Preliminary Hearings and Grand Jury Action *
Plea Bargaining *
Legal Representation in Criminal Cases
The New York State Penal Law encompasses three types of offenses: felonies,
misdemeanors and violations. Felonies are generally defined as those crimes
which are punishable by a prison sentence in excess of one year. Misdemeanors
are defined as those crimes which are punishable by a prison sentence
up to one year. Violations are not considered crimes by the Penal Law,
but they are punishable by up to 15 days in jail.
Generally, within the first 24 hours following a person's arrest they
are brought before a judge or magistrate for what is known as an arraignment.
The purpose of the arraignment is to formally advise the defendant of
the charges being brought against him or her, advise the defendant of
his or her rights and - in most cases - set bail in an appropriate amount
deemed necessary to ensure the defendant's return to court. It should
be noted that defendant may be represented by counsel and, in fact, it
is advisable to do so since such matters as the defendant's bail and
continued custody status will be decided upon.
At the conclusion of the arraignment the presiding judge will set the next
court date; depending on whether or not the defendant it is anticipated
the defendant will still be in custody or out on bail, the court will
set an in-custody date or an out-of-custody date. In-custody dates are
normally much shorter, usually one week following the arraignment, whereas
out-of-custody dates may be as long as a month or more from the arraignment.
If a defendant is to be released without bail in his or her own recognizance
(i.e. "R.O.R.") he or she will normally be given an out of custody
Preliminary Hearings and Grand Jury Action
In cases where it is alleged that defendant has committed a felony and
continues to be held in custody following the arraignment, the prosecutor's
office has 120 hours within which they are required to take one of the
following actions: (1) present the case to the grand jury for consideration
of a formal indictment; (2) conduct a preliminary hearing to establish
that there is "reasonable cause" to believe that the defendant
committed the crime, or; (3) release the defendant in accordance with
New York Criminal Procedure Law section 180.80.
By virtue of the serious nature of most felonies, the law requires that
they be prosecuted by way of a grand jury indictment. An indictment is
merely a charge which must be proved at trial by proof beyond a reasonable
doubt. It is only an accusation. However, it is the physical means by
which a defendant is brought to trial in felony cases.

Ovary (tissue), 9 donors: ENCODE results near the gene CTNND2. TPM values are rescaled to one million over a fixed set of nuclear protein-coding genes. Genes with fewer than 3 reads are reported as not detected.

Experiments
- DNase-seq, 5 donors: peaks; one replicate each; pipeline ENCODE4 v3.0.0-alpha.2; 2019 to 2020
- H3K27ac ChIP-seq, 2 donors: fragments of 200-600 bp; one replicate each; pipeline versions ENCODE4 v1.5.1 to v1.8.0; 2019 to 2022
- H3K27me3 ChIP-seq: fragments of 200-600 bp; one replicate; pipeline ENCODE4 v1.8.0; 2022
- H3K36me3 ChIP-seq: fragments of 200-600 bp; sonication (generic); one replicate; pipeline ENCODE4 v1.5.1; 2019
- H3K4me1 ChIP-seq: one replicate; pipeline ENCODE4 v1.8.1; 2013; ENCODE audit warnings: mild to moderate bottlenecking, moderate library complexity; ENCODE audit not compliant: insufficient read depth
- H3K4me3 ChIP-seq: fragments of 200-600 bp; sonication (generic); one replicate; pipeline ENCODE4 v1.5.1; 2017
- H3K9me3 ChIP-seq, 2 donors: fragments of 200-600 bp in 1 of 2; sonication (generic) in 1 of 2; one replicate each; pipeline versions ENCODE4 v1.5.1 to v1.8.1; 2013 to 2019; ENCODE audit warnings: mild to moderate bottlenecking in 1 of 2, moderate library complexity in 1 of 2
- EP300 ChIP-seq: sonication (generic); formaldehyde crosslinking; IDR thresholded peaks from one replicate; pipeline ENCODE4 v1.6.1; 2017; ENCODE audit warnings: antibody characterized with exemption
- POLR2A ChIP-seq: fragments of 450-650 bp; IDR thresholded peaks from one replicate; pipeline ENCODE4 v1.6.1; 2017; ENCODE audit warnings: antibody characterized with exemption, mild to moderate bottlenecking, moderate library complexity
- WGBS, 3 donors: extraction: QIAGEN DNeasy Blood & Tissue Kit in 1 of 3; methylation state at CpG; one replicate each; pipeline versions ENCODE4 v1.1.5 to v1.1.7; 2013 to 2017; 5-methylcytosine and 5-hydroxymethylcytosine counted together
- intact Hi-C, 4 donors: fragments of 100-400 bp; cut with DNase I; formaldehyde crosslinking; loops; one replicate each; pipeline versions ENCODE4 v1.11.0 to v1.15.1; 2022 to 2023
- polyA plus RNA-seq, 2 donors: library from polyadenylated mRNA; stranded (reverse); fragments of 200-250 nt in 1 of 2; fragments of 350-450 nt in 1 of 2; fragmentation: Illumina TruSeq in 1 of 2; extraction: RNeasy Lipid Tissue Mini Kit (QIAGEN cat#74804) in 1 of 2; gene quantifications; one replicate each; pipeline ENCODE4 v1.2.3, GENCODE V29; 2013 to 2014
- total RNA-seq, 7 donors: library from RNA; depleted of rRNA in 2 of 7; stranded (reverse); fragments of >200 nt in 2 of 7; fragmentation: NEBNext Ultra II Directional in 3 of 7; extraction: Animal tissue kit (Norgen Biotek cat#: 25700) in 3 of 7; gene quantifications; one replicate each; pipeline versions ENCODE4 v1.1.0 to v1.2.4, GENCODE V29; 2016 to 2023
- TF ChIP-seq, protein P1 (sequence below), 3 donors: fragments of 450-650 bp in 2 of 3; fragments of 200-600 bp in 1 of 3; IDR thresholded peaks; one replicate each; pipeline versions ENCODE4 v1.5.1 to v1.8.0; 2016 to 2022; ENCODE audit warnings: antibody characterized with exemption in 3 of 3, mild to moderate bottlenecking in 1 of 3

Grand juries are comprised of at least 16 but no more than 23 people who
are empowered to collect and receive evidence and determine whether or
not there is legally sufficient evidence to return an indictment (i.e.
formal charge). Where there is insufficient evidence, the grand jury may
vote "no true bill" which, effectively, amounts to a dismissal
of the criminal charges against the defendant.
While the defendant is required to be notified of grand jury proceedings
and may even testify or present evidence, it is important to note that
his attorney's role in said proceedings is strictly circumscribed
and limited. Defense counsel is not permitted to address the grand jurors,
although he can submit a written request to the foreperson requesting
that the grand jury subpoena certain witnesses.
Plea bargaining is the process by which the defense and the prosecution
work out a mutually acceptable disposition of the criminal case subject
to the court's approval. Normally, it involves the defendant's
agreeing to plead guilty to a lesser offense or to only one or some of
the counts of a multi-count indictment in return for a lighter sentence
than could be imposed were the defendant to go to trial and found guilty
on the present charges.
Plea bargaining considerations are rather complex since they necessarily
involve weighing a number of different factors which are unknown, including
- but not limited to - the perceived strength of the prosecution's
case, defendant's ability to mount a credible defense, time and cost
considerations in preparing for and going to trial and potential sentences
which could be imposed by a judge if found guilty after trial.
Legal Representation in Criminal Cases
The foregoing is merely a brief overview of some of the more pertinent
aspects of a criminal case. It goes without saying that mounting a successful
defense to any criminal charge is largely dependent upon the particular
facts of the case, the availability of witnesses and evidence to support
the defense and the experience of trial counsel in protecting defendant's
rights at every stage of the proceedings from arrest up to the time of
trial and beyond.
Accordingly, it is imperative that a defendant select experienced defense
counsel, knowledgeable with the law and the particular court's procedures,
in order to mount the best defense possible.
The attorneys and support staff at Rayano & Garabedian, P.C. have extensive
experience providing legal counsel to defendants charged with felonies,
misdemeanors and violations. Our knowledge of the criminal court procedures,
practices and forms, as well as the pertinent statutory and case law,
will necessarily facilitate and make less daunting the difficult tasks
facing those charged with committing a crime.